If you suffer from pediophobia (a fear of dolls), you'll probably want to avoid a visit to the Vent Haven Museum on your next trip to northern Kentucky. According to Smithsonian, this oddball offering in Fort Mitchell—located less than 10 miles from Cincinnati, Ohio—is the only museum in the world dedicated to the art of ventriloquism.
Roughly 1000 dummies and puppets live inside the museum's four buildings, including Lamb Chop, the sock puppet made famous by ventriloquist and television host Shari Lewis. Renowned ventriloquists like Jeff Dunham and Terry Fator have also donated some of their figures to Vent Haven. There are historic pieces, as well; one of the oldest is a realistic-looking papier-mâché head with glass eyes that was made in the 1820s.
This puppet paradise originally started out as the private collection of a local man named William Shakespeare "W.S." Berger, who was actually not a professional ventriloquist. Rather, he was the president of a tile company (though he was also the president of the International Brotherhood of Ventriloquists). Because Berger outlived his son and grandson and had no other heirs, he set up a charitable foundation to ensure that his collection of ventriloquism ephemera lived on. And thus, Vent Haven Museum was born in 1973.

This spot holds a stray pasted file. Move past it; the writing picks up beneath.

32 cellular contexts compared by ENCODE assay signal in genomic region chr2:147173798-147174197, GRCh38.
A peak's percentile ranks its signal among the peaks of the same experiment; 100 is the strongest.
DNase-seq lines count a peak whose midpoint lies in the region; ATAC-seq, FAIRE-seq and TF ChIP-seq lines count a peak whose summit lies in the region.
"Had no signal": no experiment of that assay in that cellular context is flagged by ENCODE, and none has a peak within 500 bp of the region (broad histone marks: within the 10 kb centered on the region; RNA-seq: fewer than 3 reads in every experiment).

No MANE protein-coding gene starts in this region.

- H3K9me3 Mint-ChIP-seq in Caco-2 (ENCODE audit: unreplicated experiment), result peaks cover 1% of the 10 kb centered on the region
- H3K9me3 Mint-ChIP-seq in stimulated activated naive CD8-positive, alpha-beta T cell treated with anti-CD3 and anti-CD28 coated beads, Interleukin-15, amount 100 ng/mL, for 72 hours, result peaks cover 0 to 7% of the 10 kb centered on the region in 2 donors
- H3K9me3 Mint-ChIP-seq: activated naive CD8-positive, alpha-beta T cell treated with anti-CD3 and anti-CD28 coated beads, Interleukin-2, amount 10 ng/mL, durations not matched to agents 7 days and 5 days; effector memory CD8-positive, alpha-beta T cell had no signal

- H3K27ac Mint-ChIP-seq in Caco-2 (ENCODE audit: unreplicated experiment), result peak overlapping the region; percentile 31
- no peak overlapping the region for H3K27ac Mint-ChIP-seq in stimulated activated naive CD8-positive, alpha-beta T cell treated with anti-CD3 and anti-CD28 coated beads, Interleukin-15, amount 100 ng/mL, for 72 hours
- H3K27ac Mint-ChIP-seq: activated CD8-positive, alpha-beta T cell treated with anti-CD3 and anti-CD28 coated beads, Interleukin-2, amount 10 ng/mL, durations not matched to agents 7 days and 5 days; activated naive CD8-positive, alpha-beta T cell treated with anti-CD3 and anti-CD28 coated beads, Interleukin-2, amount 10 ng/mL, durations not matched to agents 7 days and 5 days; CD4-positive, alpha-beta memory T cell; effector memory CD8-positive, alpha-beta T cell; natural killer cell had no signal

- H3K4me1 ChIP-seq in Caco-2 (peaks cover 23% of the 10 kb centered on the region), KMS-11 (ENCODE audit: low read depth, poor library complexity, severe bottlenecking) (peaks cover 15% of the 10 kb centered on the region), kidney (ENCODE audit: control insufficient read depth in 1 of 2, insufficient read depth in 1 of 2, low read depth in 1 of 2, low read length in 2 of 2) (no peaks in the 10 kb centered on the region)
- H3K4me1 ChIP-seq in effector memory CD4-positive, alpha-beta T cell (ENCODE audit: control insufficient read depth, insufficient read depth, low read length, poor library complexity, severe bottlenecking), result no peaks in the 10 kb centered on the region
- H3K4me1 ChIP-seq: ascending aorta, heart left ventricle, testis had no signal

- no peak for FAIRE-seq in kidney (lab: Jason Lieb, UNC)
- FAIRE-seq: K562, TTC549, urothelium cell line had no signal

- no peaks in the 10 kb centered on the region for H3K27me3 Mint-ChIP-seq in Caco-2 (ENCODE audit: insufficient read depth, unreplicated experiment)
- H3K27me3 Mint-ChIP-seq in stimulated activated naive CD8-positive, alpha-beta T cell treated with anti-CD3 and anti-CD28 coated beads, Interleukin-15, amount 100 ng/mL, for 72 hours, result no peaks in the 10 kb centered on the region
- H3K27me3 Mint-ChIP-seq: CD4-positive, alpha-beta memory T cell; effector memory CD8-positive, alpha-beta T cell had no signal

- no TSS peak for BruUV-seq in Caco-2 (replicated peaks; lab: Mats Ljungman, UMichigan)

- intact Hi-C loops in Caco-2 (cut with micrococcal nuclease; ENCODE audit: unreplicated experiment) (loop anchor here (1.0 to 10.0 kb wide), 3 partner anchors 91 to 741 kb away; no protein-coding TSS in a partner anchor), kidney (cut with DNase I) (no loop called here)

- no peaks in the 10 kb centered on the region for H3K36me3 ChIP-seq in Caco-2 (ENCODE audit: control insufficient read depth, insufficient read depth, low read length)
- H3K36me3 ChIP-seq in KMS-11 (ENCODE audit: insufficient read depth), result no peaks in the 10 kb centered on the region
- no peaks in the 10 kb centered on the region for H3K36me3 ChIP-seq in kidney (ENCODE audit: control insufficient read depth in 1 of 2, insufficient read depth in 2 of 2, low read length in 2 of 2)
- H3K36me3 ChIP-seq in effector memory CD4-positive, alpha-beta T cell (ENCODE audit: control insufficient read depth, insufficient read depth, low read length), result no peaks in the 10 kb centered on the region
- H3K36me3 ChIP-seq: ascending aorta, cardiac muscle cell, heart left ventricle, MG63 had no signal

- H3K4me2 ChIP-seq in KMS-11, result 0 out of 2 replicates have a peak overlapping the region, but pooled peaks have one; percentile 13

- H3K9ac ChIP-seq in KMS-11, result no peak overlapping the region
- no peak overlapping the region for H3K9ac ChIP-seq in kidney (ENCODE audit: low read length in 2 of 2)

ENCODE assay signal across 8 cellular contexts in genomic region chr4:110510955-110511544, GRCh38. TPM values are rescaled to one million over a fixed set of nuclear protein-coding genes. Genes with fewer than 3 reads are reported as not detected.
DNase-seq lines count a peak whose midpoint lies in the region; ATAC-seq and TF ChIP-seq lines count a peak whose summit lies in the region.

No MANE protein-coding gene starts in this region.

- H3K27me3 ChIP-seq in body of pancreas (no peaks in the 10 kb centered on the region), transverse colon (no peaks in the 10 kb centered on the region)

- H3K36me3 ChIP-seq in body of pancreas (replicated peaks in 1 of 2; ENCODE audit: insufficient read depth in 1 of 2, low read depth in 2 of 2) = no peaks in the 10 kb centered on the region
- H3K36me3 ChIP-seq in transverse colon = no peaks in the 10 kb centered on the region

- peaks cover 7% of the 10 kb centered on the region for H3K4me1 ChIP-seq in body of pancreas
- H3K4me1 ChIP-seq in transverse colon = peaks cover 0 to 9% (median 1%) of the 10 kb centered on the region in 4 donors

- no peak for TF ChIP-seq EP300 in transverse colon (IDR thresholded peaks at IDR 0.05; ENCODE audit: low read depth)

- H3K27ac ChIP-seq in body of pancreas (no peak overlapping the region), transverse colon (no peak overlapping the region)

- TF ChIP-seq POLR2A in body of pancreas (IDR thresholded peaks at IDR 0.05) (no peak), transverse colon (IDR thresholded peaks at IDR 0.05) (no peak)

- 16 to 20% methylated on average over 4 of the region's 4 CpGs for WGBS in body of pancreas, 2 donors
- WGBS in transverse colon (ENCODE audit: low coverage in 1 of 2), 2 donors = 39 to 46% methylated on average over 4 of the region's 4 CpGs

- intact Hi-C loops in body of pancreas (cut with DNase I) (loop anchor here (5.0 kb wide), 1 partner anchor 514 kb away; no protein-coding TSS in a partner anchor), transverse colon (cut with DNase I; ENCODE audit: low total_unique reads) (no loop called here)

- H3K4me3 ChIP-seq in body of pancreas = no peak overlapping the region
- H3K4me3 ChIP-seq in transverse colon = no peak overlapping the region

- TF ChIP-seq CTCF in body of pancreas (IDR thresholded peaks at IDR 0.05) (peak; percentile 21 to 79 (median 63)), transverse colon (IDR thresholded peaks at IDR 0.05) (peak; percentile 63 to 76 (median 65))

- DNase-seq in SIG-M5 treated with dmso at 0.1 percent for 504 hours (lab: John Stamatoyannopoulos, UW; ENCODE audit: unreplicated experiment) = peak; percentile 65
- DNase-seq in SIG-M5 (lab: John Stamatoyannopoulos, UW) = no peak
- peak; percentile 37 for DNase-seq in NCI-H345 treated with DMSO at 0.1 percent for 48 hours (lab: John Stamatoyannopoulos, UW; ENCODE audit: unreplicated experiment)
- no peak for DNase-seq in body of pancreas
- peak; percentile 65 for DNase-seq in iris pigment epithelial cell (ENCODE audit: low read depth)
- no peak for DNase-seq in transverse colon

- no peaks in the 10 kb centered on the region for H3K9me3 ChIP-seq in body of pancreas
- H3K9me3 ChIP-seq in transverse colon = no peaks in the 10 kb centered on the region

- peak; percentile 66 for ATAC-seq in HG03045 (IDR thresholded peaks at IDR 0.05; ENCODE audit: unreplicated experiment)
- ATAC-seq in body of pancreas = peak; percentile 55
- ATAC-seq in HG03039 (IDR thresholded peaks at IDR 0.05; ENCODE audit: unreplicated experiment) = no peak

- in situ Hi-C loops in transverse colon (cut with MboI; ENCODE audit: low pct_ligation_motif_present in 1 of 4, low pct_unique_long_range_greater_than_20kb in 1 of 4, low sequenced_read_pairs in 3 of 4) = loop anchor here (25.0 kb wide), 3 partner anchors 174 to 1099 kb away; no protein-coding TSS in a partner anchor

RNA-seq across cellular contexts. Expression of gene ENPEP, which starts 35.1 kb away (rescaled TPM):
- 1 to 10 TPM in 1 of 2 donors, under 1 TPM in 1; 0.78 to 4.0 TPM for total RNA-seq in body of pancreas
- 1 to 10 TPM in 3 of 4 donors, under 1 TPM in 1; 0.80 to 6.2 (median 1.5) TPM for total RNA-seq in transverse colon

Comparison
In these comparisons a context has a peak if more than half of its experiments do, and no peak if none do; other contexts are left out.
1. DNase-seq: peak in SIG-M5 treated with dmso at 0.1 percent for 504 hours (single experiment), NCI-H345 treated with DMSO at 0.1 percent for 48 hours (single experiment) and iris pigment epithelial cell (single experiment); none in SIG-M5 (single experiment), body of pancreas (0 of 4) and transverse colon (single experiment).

The museum has long fascinated visitors and has even been the subject of a photography book by Matthew Rolston, titled Talking Heads: The Vent Haven Portraits. One reviewer called the photos "eerily compelling," and another said it appeared as if the "dummies have souls."
Vent Haven also lends its name to an annual international ConVENTion (get it?), which sees more than 400 ventriloquists gather for workshops, roundtable discussions, and celebrity lectures. The 2019 event will take place July 17-20 at the Holiday Inn in nearby Erlanger, Kentucky.
As for the museum, visits are arranged by appointment only from May 1 to September 30. To schedule a tour, check out the museum's website.